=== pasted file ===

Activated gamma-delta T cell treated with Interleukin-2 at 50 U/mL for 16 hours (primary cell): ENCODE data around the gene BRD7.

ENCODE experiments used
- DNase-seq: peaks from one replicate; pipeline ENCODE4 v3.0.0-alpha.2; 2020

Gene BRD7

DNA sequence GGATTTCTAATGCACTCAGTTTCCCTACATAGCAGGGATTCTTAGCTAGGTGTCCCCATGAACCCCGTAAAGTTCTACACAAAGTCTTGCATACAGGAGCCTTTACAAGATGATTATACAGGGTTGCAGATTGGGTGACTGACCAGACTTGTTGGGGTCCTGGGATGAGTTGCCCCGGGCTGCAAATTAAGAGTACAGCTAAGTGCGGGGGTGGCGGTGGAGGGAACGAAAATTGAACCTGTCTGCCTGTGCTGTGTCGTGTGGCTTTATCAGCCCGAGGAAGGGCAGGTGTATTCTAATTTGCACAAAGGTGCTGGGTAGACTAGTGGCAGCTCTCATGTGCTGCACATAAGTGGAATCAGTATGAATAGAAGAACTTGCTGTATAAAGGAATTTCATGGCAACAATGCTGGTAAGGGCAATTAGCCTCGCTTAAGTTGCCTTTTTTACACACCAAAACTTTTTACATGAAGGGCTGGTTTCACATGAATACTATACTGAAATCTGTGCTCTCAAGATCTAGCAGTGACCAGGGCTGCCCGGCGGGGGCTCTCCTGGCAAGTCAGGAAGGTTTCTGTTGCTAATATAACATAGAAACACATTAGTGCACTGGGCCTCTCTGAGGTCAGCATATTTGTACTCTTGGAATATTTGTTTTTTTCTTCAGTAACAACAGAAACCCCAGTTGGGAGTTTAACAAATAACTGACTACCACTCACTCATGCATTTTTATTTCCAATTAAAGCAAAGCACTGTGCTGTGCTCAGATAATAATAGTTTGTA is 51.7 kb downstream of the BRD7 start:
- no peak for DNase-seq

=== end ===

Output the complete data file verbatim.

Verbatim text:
Activated gamma-delta T cell treated with Interleukin-2 at 50 U/mL for 16 hours (primary cell): ENCODE data around the gene BRD7.

ENCODE experiments used
- DNase-seq: peaks from one replicate; pipeline ENCODE4 v3.0.0-alpha.2; 2020

Gene BRD7

DNA sequence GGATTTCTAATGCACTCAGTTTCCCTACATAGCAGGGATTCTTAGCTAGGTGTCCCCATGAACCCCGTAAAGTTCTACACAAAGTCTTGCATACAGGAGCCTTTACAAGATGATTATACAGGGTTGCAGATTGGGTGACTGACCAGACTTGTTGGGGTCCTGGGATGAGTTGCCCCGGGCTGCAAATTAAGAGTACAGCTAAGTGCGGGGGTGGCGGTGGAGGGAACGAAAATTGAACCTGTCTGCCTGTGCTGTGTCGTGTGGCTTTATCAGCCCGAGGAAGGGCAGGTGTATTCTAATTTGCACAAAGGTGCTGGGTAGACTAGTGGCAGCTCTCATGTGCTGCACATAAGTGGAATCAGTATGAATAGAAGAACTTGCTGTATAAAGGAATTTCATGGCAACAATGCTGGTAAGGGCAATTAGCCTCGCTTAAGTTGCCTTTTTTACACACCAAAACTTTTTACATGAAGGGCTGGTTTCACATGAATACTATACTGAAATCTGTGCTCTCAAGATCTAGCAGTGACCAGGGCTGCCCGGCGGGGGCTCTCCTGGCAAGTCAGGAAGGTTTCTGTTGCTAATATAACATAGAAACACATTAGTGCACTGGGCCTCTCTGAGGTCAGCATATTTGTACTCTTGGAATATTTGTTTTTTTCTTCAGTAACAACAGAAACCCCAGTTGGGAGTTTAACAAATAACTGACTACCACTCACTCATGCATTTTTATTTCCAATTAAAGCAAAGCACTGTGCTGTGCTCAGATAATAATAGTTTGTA is 51.7 kb downstream of the BRD7 start:
- no peak for DNase-seq